611
SYSTEMS
WITH
PROPORTIONAL
DAMPING
If a system possesses damping, the modal analysis described in the last section generally does not apply. The equations of motion cannot be uncoupled by the modal matrix of undamped systems except for systems with proportional damping. Consider the equations of motion of a system with damping.
M{q}+Dig}+ K{q} = {Q(x}
(669)
where the mass matrix M, the damping matrix D, and the stiffness matrix
K
are
symmetric.
{Q(t)} denotes
the generalized
force
and
{q} the
SEC. 612
Orthogonality of Modes of Damped Systems
generalized coordinates. Proportional damping* matrix D can be expressed as D=aM+
241
occurs if the damping
BK
(670)
where a and 8B are constants. To uncouple the equations, we substitute Eq. (670) and the transformation {q}=[]{n} from Eg. (639) in (669).
M[uKn}+laM+ BK][w]in}+ K[w Hn} = {Q()} where {n} are the normal coordinates of the corresponding conservative
system. Premultiplying this by [u]* and recalling that [w]7’M[]=I [u]’K[w]=A from Eq. (643), we get
{H}+[al+ BAKh}+ A{n}=[p]{O(D}={N(O}
and
(671)
OT
H, + (a + Bw7)H; + @77; = N;(t)
[Ota
= oe th
(672)
Hence the equations are uncoupled. Equation (671) can be treated as a set of onedegreeoffreedom systems.
612
ORTHOGONALITY SYSTEMS
OF MODES
OF DAMPED
The equations of motion of systems with viscous damping can be uncoupled by reducing the equations to a set of firstorder differential equations.+ Operating on the reduced equations, the analyses are essentially the same as those for undamped systems. For example, the same techniques are used to find the characteristic equation and to derive the orthogonality of the modes. The eigenvalues and the modal vectors, however, are complex quantities. Computer solutions, as illustrated in Chap. 9, are necessary for the numerical solution of the problem. Consider the equations of motion for the free vibration of systems with viscous damping, in which the matrices M, C, and K are symmetric of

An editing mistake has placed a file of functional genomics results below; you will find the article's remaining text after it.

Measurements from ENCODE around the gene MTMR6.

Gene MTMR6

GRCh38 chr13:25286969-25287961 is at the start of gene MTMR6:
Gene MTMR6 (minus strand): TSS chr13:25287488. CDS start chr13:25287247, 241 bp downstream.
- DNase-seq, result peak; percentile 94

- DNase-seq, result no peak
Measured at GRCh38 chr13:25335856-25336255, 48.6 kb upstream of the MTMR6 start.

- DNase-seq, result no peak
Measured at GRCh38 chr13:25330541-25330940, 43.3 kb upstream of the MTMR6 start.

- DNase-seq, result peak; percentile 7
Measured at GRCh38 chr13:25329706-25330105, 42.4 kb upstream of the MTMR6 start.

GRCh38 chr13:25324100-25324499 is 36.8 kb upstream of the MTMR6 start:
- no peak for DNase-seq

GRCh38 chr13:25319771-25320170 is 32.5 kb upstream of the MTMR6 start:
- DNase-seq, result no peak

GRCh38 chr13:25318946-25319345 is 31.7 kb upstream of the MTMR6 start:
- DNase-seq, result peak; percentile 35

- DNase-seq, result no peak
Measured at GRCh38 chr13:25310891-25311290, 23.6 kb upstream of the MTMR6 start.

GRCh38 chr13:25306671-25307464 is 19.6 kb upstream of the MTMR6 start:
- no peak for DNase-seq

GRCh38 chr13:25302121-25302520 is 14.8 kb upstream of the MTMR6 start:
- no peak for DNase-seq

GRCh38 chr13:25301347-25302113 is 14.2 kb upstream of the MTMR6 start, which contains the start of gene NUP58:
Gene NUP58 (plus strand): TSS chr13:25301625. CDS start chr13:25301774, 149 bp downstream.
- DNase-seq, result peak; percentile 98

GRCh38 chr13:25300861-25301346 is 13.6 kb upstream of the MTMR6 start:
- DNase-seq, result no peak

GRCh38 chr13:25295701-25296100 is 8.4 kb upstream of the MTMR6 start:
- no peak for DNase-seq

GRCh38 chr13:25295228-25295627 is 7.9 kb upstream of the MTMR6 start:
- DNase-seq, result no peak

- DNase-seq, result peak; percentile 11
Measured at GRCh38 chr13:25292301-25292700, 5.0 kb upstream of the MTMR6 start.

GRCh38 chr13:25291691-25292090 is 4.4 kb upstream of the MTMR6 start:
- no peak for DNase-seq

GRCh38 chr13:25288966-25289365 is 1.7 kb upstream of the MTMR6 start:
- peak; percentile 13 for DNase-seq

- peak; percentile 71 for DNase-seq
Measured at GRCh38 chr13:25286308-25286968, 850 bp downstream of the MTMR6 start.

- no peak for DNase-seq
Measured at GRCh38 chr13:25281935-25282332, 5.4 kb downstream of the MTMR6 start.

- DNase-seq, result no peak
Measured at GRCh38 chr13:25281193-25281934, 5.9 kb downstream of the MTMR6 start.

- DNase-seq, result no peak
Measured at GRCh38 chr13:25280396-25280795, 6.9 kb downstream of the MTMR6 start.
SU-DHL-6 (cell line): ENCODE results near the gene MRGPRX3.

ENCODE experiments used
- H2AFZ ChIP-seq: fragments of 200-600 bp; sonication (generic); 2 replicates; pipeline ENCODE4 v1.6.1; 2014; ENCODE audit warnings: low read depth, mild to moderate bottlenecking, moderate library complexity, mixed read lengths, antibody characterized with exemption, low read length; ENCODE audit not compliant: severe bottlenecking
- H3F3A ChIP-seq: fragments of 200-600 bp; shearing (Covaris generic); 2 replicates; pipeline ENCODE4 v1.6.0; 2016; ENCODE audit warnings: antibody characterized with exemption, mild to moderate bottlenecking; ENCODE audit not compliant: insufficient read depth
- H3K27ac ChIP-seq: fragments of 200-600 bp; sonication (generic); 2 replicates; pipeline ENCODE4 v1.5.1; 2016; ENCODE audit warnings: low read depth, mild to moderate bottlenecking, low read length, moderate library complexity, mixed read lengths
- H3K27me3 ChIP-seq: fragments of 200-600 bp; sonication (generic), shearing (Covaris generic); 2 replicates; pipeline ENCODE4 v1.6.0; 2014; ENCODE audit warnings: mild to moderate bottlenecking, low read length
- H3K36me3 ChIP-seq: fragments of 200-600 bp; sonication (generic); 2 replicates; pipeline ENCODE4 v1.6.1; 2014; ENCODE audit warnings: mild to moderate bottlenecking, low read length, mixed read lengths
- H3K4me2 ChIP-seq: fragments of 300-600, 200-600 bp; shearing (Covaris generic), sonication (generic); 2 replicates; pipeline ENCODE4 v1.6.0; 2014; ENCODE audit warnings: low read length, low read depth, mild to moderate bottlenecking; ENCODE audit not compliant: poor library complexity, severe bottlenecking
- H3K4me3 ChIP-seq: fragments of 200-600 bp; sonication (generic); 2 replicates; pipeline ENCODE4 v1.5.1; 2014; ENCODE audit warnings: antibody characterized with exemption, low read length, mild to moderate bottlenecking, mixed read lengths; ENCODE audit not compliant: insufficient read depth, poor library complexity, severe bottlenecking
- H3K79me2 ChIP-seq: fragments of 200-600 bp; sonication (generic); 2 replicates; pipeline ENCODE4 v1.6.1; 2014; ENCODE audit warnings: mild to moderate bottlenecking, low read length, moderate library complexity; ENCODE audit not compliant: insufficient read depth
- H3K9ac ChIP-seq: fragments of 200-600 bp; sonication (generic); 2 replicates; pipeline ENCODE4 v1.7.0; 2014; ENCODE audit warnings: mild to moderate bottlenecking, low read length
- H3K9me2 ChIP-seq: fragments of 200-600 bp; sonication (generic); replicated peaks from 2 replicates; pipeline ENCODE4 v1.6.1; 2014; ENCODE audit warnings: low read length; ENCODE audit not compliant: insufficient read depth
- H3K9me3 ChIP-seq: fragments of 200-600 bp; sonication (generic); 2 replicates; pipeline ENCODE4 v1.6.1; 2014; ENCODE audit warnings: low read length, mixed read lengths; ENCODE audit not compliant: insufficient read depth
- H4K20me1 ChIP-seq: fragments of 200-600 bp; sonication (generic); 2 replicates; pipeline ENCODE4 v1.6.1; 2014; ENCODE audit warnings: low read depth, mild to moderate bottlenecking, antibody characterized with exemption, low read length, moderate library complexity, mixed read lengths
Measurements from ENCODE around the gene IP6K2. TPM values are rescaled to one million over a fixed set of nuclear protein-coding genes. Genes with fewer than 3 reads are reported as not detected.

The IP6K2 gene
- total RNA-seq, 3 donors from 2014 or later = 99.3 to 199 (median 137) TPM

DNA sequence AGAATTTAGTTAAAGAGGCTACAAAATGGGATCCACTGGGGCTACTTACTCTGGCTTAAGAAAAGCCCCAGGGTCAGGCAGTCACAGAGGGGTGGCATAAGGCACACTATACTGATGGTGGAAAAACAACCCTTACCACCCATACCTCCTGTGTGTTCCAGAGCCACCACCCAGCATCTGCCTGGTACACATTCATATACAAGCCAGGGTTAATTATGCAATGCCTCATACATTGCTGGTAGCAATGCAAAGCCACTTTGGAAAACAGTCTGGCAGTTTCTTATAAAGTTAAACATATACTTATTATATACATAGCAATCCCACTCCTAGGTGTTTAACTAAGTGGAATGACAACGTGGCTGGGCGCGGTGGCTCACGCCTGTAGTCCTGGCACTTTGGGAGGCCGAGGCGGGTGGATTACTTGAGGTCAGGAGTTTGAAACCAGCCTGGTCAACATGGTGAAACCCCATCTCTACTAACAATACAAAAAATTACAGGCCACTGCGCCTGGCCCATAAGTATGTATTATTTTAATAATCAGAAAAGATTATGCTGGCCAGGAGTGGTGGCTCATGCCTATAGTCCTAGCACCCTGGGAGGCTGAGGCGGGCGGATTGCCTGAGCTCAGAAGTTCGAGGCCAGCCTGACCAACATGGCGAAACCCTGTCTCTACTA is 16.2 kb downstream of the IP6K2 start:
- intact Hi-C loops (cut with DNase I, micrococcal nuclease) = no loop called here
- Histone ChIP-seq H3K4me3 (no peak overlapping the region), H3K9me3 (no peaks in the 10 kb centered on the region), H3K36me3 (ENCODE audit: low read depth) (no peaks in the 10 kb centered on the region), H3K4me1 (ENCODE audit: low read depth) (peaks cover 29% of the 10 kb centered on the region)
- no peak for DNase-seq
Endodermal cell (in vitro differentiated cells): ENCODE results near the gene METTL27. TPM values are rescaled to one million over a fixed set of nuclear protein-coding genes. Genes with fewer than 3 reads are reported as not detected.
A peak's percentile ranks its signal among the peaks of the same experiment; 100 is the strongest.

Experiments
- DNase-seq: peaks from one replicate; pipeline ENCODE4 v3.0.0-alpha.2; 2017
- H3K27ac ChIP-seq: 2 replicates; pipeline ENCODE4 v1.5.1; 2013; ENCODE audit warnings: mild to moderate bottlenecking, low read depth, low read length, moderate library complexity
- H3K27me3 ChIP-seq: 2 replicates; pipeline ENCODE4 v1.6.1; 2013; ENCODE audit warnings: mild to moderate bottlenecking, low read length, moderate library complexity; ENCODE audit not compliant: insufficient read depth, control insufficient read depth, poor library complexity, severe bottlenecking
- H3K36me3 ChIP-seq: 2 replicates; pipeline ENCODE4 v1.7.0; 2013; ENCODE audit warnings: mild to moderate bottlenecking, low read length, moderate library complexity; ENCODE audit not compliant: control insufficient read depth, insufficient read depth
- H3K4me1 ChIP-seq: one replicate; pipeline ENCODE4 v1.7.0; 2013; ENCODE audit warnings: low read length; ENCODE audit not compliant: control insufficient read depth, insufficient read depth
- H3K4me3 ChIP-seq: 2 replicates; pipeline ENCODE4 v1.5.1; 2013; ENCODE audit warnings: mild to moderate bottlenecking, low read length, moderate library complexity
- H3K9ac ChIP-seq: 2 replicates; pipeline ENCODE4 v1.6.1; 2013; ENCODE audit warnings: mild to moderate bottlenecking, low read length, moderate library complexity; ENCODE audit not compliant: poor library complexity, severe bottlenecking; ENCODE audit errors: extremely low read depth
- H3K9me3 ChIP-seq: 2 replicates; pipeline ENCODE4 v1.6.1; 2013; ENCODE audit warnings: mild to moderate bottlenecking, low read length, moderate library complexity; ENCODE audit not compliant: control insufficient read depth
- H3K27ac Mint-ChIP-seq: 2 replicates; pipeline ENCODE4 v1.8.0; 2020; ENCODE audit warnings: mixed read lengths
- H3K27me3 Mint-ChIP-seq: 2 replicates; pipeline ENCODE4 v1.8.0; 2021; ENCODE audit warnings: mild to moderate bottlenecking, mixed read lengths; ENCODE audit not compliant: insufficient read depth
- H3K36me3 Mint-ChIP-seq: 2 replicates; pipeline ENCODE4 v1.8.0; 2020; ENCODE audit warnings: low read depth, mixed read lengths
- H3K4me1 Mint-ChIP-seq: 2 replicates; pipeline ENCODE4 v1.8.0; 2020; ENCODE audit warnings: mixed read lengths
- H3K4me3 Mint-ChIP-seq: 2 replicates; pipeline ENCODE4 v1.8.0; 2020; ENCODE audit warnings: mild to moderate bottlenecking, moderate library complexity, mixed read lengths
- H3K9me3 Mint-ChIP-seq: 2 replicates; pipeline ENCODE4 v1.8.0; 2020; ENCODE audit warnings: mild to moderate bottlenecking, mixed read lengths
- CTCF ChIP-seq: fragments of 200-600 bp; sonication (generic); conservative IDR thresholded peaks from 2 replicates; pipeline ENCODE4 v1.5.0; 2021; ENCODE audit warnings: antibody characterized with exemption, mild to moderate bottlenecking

babes
M{q}+ C{4}+ K{q} = {0}
(673)
The reduced equations are formed by introducing a 2nX1
state vector
o[4]
{y}.
(614)
q
It can be shown that Eq. (673) can be expressed as
me ech)  epee Loo Tepeedero eee 2nX2neenx 
Die aeeee
Tew
*Lord Rayleigh, The Theory of Sound, vol. 1, Dover, New York, 1945, p. 130. T Frazer, Duncan, and Collar, op. cit., p. 289.
(675)
242
Discrete Systems
CHAP. 6
or
Aty}+ Bty} = {0}
(676)
where A and B are defined by comparing the last two equations. The matrices M, C, and K become submatrices of A and B. Hence Eq. (673) is reduced to a set of 2n firstorder equations shown in Eq. (676). It can
be expressed in a more convenient form by premultiplying by A~* and
defining
H=—A~'B. Thus,
(677)
{y}— H{y}= {0}
The eigenvalues are obtained by assuming the solution of Eq. (677) is of the form
tyre"
(678)
where y is a complex number and {WV} a 2n X 1 modal vector with complex elements. Substituting Eq. (678) in (677) yields
[yIl— H]{¥} = {0}
(679)
Hence the characteristic equation is
A(y) =yI— H=0
(680)